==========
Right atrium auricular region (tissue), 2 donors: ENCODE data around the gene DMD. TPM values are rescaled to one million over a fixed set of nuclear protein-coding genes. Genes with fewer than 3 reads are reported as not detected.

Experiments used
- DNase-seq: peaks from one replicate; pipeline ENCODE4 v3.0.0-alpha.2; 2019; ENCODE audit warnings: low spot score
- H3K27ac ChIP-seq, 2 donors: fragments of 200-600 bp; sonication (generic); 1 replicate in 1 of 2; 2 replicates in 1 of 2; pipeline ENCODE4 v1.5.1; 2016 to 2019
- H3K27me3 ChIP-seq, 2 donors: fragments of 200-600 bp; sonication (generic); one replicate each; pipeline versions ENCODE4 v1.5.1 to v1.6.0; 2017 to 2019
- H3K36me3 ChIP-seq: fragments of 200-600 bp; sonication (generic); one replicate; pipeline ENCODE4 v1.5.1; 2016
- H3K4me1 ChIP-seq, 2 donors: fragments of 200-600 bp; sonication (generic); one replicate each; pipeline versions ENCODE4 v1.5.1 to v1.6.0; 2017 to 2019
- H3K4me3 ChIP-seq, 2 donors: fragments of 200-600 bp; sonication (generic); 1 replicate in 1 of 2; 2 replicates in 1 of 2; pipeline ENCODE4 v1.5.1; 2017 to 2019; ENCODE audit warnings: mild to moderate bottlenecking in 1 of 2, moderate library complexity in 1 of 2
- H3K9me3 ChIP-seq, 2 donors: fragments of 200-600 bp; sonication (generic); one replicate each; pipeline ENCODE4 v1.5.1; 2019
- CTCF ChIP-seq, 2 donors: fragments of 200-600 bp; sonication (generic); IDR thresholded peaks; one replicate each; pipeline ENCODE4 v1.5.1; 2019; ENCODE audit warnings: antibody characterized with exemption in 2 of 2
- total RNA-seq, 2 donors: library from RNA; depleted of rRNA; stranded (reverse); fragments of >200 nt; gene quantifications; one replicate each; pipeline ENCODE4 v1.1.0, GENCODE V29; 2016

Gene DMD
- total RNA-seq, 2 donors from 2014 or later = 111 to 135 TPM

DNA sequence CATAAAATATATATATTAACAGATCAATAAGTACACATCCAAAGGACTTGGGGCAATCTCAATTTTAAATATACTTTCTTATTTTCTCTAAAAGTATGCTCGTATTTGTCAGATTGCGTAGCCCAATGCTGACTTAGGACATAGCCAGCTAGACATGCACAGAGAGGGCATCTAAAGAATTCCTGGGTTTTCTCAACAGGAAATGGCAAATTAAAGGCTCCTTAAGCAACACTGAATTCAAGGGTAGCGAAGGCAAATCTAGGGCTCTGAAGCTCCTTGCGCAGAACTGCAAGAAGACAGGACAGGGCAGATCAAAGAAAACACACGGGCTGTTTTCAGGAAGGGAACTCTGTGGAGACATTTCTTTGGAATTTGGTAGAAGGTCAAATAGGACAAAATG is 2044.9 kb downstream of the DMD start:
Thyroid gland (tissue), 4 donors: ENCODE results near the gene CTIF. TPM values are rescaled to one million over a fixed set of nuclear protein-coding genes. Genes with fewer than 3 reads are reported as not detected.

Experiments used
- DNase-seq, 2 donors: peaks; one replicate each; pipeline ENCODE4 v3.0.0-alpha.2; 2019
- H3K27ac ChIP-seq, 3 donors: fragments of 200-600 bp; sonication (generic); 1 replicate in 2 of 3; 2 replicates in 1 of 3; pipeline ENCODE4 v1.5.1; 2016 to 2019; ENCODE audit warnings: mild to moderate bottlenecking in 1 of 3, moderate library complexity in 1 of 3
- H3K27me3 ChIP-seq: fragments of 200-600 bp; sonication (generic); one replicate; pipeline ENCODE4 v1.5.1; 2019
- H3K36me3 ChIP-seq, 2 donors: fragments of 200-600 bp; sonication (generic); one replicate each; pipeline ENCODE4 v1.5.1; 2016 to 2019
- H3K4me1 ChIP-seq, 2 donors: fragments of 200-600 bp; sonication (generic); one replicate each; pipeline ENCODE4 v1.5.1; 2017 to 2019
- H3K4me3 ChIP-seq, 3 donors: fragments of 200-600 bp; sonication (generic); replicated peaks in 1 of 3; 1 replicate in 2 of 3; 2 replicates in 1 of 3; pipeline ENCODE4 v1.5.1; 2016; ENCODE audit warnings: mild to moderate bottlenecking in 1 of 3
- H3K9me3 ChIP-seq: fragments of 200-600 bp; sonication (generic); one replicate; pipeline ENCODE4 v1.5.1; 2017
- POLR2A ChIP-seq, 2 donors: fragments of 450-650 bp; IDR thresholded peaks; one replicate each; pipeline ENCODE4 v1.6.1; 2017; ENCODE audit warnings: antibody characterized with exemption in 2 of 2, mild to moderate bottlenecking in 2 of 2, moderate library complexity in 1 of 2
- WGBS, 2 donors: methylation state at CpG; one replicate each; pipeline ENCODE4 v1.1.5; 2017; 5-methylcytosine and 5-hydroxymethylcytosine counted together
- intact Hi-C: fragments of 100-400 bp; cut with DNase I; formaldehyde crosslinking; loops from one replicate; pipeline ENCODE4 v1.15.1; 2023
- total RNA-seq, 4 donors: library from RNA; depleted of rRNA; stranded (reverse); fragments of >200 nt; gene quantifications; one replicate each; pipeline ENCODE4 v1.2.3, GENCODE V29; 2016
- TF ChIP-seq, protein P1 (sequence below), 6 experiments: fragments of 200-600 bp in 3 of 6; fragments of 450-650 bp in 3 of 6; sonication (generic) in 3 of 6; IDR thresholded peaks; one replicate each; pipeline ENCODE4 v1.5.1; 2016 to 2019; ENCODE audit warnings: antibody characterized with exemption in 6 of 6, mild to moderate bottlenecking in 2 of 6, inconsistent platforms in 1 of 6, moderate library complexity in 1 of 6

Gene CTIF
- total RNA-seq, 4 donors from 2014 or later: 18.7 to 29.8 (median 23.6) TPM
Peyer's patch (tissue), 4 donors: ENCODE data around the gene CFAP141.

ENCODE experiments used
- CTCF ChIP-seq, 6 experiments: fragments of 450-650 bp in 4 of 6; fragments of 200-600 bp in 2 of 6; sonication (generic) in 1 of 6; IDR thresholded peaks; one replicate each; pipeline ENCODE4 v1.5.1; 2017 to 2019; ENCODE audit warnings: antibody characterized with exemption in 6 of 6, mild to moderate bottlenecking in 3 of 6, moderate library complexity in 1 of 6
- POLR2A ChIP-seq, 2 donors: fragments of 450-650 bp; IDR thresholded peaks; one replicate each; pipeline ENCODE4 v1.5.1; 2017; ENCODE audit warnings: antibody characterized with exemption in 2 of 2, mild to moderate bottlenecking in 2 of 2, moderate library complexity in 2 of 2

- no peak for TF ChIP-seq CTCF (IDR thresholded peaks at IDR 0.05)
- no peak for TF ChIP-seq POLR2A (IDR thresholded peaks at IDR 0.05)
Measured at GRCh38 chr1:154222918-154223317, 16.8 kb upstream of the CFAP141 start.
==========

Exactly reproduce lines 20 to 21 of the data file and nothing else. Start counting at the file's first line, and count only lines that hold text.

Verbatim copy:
- H3K36me3 ChIP-seq, 2 donors: fragments of 200-600 bp; sonication (generic); one replicate each; pipeline ENCODE4 v1.5.1; 2016 to 2019
- H3K4me1 ChIP-seq, 2 donors: fragments of 200-600 bp; sonication (generic); one replicate each; pipeline ENCODE4 v1.5.1; 2017 to 2019